Airbnb has drawn regulatory scrutiny in other cities, too, including: Los Angeles; Miami Beach, Florida; Portland, Oregon; Toronto; Barcelona; and Berlin.

Though seemingly unrelated, these cities’ local regulations could be the work of one national hotel lobbying campaign against Airbnb.

In April The New York Times uncovered that the American Hotel and Lodging Association, a trade group comprised of members like Marriott International and Hilton Worldwide, had launched a “multipronged, national campaign approach at the local, state and federal level” against Airbnb. Specifically, the Times found that the group is focusing its efforts on:

lobbying politicians and state attorneys general to reduce the number of Airbnb hosts, funding studies to show Airbnb is filled with people who are quietly running hotels out of residential buildings and highlighting how Airbnb hosts do not collect hotel taxes and are not subject to the same safety and security regulations that hotel operators must follow.

The Association asserts that these tactics are not motivated by “the platform’s financial impact on hotels.” A Marriott executive was similarly dismissive, claiming that Airbnb is not “really making headway in the corporate environment, which is really our bread-and-butter business.”

Airbnb, however, appears to be trying to attract more corporate business through its latest service, internally referred to as “Select,” which will offer guests “quality-inspected home and apartment rentals.”

According to people familiar with the project, Airbnb is launching this “Select” feature in the hopes of attracting higher-paying travelers hesitant to book rooms through the site because they lack the “amenities guaranteed by fancy hotels.”

With the addition of this more business-friendly feature advocacy efforts may ramp up and extend to more cities. Right now, however, according to the Times, the American Hotel and Lodging Association is focusing its efforts on Los Angeles, San Francisco, Boston, Washington and Miami — almost all of which have introduced legislation that would place restrictions on Airbnb.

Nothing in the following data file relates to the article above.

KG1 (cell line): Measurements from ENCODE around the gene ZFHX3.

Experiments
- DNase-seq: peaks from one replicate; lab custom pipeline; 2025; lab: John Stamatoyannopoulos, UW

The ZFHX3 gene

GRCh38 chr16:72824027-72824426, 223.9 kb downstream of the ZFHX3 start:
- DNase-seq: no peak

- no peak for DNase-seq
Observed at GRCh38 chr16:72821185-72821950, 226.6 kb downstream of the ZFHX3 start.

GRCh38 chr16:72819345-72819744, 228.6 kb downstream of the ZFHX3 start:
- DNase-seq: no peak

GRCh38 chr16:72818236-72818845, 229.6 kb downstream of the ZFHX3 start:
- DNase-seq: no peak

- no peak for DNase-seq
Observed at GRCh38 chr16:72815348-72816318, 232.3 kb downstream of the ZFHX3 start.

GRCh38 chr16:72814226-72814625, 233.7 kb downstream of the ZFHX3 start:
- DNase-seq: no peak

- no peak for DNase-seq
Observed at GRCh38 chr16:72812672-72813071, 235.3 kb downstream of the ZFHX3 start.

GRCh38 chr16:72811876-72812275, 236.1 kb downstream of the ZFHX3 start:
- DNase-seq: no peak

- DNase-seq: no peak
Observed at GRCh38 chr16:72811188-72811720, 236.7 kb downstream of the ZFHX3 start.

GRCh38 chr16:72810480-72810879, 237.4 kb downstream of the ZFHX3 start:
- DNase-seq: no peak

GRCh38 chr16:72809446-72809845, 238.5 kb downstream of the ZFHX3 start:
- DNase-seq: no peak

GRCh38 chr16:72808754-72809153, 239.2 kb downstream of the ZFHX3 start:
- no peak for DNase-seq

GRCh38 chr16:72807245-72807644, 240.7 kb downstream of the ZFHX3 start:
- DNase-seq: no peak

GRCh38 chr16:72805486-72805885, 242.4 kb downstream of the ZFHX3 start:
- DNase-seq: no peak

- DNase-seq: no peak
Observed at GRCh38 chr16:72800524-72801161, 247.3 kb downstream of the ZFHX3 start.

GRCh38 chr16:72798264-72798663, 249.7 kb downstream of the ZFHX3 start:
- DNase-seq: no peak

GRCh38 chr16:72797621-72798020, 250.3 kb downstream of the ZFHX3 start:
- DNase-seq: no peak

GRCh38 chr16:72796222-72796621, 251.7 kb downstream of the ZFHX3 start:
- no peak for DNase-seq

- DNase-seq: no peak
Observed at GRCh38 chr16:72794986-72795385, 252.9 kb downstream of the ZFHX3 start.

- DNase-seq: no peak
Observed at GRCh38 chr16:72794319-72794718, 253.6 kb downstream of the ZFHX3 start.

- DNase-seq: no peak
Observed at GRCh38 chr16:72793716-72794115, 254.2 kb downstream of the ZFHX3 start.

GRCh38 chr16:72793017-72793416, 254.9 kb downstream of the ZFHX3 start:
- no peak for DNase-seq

San Francisco — the birthplace of Airbnb — has passed some of the most stringent restrictions on short-term rentals. In November of last year the San Francisco Board of Supervisors passed legislation “barring hosts from having paying guests in a room, house or entire apartment for more than 60 days a year.” Under the previous city law hosts could rent entire homes for up to 90 days per year.

And, this May, Airbnb and the city of San Francisco settled a lawsuit over a city ordinance prohibiting Airbnb from allowing hosts to list their properties without first registering them with the city. Despite its previous unwillingness Airbnb finally agreed to implement this registration system, which requires hosts to turn over their names, addresses, and guest stays to city officials.

However, in other cities Airbnb has fended off regulatory action. In April Airbnb scored what it calls an “initial victory” when a Judge in Florida’s Eleventh Judicial Circuit Court issued a temporary restraining order preventing the city of Miami from upholding its ban on short-term rentals in residential neighborhoods.  


Some, if not all of society’s most useful innovations are the byproduct of competition. In fact, although it may sound counterintuitive, innovation often flourishes when an incumbent is threatened by a new entrant because the threat of losing users to the competition drives product improvement. The Internet and the products and companies it has enabled are no exception; companies need to constantly stay on their toes, as the next startup is ready to knock them down with a better product.